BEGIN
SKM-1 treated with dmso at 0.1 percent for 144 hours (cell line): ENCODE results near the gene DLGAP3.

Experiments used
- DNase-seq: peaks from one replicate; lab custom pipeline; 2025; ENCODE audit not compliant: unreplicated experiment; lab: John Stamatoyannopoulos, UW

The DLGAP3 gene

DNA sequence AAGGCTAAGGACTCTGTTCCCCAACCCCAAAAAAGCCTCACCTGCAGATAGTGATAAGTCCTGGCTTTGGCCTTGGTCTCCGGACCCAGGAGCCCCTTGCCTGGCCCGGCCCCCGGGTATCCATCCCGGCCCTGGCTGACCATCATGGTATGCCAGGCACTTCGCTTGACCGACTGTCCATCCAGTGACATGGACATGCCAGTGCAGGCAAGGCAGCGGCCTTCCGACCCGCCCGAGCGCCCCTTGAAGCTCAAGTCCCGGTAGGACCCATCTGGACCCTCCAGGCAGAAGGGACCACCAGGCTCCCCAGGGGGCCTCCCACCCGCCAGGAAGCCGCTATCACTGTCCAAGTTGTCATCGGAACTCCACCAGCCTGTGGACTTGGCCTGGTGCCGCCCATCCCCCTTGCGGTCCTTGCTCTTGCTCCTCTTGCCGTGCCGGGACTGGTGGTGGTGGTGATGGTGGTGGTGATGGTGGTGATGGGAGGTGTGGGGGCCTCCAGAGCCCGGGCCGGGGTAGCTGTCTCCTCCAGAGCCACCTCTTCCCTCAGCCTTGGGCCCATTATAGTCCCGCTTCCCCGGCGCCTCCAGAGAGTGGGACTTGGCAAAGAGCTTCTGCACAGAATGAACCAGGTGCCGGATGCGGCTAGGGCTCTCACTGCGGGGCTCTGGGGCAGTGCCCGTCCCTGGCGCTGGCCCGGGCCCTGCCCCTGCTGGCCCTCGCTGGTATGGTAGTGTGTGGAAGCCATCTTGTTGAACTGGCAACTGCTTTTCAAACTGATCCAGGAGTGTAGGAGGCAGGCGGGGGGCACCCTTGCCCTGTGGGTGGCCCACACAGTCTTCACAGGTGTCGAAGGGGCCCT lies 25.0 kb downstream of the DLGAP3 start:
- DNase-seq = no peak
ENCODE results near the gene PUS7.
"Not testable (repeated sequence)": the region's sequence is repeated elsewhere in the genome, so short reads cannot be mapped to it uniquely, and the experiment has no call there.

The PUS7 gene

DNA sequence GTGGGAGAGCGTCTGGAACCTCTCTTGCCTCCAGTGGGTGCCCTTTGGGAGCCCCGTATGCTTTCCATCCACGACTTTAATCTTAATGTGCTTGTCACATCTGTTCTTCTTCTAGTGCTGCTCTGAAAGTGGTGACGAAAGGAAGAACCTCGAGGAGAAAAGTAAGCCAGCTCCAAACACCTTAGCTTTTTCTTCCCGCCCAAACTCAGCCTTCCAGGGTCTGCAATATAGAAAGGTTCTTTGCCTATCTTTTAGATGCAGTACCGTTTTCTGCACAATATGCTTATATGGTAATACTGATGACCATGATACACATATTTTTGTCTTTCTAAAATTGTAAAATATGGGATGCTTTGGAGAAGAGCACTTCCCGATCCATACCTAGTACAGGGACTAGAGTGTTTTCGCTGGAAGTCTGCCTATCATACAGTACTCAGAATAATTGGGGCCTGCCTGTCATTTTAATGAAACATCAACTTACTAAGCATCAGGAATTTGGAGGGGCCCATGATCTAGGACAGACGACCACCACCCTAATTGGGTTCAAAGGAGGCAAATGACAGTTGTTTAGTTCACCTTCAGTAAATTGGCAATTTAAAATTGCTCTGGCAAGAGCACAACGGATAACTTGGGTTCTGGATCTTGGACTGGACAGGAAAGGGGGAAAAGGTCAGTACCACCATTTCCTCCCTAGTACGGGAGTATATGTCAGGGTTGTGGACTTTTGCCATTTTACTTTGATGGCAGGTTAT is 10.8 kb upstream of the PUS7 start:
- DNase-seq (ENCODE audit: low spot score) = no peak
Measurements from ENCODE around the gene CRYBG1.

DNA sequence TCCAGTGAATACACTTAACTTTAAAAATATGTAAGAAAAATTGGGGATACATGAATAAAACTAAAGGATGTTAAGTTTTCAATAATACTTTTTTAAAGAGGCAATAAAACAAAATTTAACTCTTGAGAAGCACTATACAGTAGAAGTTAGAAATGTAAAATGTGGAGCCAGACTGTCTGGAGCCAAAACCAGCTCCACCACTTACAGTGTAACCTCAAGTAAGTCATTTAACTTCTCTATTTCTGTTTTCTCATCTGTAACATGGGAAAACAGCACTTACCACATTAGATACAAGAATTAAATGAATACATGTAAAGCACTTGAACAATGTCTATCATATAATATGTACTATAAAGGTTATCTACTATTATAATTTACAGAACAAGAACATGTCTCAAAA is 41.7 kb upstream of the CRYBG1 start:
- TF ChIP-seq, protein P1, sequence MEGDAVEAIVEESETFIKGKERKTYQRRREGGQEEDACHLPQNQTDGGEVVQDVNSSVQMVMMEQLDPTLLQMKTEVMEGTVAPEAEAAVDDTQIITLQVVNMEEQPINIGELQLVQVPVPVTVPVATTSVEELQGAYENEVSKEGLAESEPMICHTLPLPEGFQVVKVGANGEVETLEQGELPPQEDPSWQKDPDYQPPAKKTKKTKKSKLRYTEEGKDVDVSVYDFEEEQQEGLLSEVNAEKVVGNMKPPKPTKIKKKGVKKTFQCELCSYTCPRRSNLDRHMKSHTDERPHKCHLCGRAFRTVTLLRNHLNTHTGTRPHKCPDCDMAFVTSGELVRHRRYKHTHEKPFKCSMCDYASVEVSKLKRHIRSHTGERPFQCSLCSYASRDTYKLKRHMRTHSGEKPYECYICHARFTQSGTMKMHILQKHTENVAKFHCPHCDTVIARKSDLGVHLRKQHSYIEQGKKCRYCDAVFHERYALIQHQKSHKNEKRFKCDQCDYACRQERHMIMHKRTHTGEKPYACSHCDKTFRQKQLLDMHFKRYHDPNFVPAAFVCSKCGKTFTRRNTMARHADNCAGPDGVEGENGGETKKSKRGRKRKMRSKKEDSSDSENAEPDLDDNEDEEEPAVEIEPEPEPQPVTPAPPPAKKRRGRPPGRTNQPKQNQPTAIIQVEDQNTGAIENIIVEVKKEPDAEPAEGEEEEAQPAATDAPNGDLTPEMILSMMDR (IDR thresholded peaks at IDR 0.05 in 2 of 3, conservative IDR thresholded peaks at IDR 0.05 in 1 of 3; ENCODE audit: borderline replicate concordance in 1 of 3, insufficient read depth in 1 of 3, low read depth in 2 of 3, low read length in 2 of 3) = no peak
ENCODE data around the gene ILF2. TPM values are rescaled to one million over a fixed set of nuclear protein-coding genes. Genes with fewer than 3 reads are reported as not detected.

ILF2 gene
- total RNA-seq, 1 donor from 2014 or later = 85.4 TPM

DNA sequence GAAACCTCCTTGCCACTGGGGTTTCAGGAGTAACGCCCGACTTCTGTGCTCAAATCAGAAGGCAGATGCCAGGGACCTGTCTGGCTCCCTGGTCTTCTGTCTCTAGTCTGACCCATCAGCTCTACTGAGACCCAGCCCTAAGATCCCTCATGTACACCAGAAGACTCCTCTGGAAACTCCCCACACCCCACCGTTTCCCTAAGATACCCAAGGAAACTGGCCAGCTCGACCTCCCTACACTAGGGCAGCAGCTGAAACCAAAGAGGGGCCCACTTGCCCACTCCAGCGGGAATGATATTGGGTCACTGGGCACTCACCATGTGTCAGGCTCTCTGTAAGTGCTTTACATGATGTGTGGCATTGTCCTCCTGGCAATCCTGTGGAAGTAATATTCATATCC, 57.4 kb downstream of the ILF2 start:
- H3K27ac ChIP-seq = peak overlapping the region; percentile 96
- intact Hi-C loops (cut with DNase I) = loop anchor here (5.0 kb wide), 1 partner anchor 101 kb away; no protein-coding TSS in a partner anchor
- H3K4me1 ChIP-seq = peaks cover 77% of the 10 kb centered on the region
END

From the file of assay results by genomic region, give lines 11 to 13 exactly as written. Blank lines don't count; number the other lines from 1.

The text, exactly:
- DNase-seq (ENCODE audit: low spot score) = no peak
Measurements from ENCODE around the gene CRYBG1.

DNA sequence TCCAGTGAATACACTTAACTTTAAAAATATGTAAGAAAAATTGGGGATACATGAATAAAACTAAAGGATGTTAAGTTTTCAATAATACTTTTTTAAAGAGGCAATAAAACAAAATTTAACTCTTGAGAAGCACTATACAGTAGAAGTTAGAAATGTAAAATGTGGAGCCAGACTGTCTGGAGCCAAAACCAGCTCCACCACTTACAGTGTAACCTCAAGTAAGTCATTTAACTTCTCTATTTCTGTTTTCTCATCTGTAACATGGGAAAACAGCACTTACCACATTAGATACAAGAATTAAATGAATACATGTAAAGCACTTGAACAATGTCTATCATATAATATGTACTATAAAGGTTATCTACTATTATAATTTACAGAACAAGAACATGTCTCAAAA is 41.7 kb upstream of the CRYBG1 start: